“Purgatory is a place of mercy and of goodness,” says the revelation. “Never would I have imagined that God is so infinitely good to the suffering souls. It is His tender mercy toward them which is and always was the greatest cause of astonishment to me. Nowhere have I seen merciful love pour itself out so freely as there. In that cleansing fire I have found the goodness and mercy of God as my soul sought it. It seems to me as if the soul asks God, ‘May I live once more? Can I yet make amends?’ Then God says: ‘Yes, you are now entering the novitiate of Heaven. You must now suffer and expiate all your sins. Thereby you will be made pure.’”
It is with gratitude, with unending thankfulness – says this revelation – that a soul accepts its purgatory. “Truly it is a place of redemption where souls have gathered at the brink of the abyss,” the pamphlet asserts. “It is the last place of refuge – an invention of Merciful Love.”
It is also a place of realization. There is the realization of how very good and loving God is – and how often we spurned Him, how often we squander the opportunities He grants us.
In purgatory we see the missed opportunities.
All the goodness of the Lord is revealed.
“God is not severe, not cruel toward the poor souls, as many imagine Him to be,” says the revelation, contained in 46 short pages. “No, He is good, full of compassion and love for them. It seems as if I hear throughout the whole realm of purgatory: ‘Oh, how good, how very good is God! Would that we had known Him!’”
But it is also a place of blessed suffering. There is despair. There is the knowledge of Divine Love and the realization of their own obdurateness constitutes the greatest torment.
“The souls in purgatory are enveloped, as it were, in a thick shroud into which they have wound themselves while living here on earth,” says the reputed revelation. “It is the garment of their own egoism. Their main care in this life was themselves, just as the world’s highest ideal is self-glorification and honor. It is this which fashions that coarse garment through which the Light of God can hardly penetrate.”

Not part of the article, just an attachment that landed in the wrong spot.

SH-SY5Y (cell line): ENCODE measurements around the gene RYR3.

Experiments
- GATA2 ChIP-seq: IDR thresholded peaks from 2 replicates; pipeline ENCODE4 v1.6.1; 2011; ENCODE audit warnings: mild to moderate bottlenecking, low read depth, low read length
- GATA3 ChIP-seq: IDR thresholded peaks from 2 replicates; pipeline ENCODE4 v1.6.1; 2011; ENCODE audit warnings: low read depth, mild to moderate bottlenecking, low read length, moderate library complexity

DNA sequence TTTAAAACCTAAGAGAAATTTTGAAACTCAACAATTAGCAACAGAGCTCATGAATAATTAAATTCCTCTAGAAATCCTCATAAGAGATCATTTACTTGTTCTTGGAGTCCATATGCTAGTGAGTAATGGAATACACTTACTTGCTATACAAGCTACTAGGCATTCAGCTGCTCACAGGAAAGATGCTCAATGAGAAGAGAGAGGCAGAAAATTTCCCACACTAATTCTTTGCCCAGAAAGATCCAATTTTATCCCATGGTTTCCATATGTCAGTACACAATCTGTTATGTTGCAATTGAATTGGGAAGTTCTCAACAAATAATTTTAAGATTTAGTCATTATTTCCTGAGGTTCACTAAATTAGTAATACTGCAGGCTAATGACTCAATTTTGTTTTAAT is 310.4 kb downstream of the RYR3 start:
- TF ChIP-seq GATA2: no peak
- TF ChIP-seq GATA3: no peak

“Many souls on earth do not seriously ask themselves the question: ‘Does my way of living please God?’” continues the old booklet. “Instead they think without anxiety that their life is upright and most praiseworthy, but they are mistaken.”
In purgatory a soul sees its imperfections and that each soul is a mosaic in a great work that God has designed with little “stones” which are His graces. Each stone must be restored so that nothing in wanting in splendor. While it can be rough, “the longest purgatory is as nothing compared to the joys which these poor, suffering souls justly expect in Heaven. No soul in purgatory is without consolation. The certainty that they suffer only to be everlastingly happy is the consolation of the poor souls.”
As soon as they awaken in purgatory, the Light of God begins to purify and the souls grow more receptive to the benefits of prayers, Masses, and good works on their behalf, says the revelation. They realize that they are in dire need of God. They realize they didn’t pay enough attention to Him. Even religious must be heedful. “Souls who were pious and devout on earth on account of the esteem they thereby received from men suffer the pains of purgatory for a long time,” says the booklet. “I behold many souls in purgatory whose desire to become saints was motivated by self-will and self-love, or who devoted themselves assiduously to the interior life in order to please their confessors and spiritual directors, whose only motive was not God, but their own glorification, their own egoism, who performed deeds of penance in proud imitation of the saints, not in humility and repentance.” “The Secrets of Purgatory.”